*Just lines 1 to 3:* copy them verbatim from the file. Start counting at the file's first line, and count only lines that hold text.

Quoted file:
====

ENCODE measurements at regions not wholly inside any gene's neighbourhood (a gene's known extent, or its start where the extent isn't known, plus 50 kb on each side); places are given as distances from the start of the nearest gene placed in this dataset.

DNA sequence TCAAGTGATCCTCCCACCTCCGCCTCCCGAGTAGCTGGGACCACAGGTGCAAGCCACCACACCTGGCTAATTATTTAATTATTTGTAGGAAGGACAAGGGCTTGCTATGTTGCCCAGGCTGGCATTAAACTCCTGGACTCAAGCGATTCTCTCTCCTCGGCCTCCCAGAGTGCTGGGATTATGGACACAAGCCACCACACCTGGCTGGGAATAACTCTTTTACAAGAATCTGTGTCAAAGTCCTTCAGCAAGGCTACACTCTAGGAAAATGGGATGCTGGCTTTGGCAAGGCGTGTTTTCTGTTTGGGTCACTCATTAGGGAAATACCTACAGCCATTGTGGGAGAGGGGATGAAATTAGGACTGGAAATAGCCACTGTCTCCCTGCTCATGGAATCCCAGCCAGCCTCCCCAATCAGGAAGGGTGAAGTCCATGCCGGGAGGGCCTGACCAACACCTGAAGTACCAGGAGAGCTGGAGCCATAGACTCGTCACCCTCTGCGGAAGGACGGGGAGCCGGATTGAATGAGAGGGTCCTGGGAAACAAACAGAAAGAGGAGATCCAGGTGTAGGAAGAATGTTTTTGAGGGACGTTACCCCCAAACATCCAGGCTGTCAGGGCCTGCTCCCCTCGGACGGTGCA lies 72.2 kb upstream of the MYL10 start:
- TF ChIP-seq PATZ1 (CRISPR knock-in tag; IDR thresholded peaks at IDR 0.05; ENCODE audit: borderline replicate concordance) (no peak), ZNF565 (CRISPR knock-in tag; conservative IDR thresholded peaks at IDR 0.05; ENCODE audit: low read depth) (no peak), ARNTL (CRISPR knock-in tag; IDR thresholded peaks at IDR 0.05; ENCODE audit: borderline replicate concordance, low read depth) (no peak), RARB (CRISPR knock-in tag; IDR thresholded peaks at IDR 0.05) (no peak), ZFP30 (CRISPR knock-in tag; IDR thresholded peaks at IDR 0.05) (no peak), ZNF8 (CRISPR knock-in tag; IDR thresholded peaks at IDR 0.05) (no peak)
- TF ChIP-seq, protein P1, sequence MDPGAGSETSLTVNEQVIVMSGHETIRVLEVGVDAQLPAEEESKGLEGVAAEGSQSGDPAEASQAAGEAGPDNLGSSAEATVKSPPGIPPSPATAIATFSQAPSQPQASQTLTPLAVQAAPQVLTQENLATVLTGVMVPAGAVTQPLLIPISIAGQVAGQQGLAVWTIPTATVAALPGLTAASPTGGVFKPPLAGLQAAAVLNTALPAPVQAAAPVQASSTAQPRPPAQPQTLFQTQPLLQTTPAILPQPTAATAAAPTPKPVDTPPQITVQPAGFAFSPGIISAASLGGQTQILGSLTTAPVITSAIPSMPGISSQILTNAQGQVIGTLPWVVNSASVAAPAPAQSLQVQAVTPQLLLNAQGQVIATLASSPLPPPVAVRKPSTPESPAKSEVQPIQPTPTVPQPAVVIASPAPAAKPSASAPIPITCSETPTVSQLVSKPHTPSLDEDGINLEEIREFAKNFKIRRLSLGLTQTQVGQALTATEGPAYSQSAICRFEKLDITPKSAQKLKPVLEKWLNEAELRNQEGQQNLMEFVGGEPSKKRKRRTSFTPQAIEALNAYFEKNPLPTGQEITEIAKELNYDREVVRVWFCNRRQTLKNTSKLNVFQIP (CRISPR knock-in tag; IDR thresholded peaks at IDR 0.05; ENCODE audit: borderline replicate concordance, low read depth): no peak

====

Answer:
ENCODE measurements at regions not wholly inside any gene's neighbourhood (a gene's known extent, or its start where the extent isn't known, plus 50 kb on each side); places are given as distances from the start of the nearest gene placed in this dataset.

DNA sequence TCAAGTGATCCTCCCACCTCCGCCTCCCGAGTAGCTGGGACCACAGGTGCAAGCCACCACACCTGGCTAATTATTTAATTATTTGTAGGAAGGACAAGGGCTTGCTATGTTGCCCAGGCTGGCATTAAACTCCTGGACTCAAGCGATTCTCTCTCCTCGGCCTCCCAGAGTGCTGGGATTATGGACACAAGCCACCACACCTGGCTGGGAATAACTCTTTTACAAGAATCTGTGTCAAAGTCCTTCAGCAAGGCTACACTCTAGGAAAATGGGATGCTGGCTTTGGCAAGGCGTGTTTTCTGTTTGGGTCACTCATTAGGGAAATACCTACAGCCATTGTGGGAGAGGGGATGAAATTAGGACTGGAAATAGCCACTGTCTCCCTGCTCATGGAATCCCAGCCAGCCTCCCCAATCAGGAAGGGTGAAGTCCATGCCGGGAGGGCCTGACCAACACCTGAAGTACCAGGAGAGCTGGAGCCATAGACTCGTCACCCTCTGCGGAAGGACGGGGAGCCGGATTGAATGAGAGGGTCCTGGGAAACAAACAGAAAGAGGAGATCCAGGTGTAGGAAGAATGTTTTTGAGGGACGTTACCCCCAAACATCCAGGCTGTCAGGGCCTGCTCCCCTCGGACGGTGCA lies 72.2 kb upstream of the MYL10 start:
- TF ChIP-seq PATZ1 (CRISPR knock-in tag; IDR thresholded peaks at IDR 0.05; ENCODE audit: borderline replicate concordance) (no peak), ZNF565 (CRISPR knock-in tag; conservative IDR thresholded peaks at IDR 0.05; ENCODE audit: low read depth) (no peak), ARNTL (CRISPR knock-in tag; IDR thresholded peaks at IDR 0.05; ENCODE audit: borderline replicate concordance, low read depth) (no peak), RARB (CRISPR knock-in tag; IDR thresholded peaks at IDR 0.05) (no peak), ZFP30 (CRISPR knock-in tag; IDR thresholded peaks at IDR 0.05) (no peak), ZNF8 (CRISPR knock-in tag; IDR thresholded peaks at IDR 0.05) (no peak)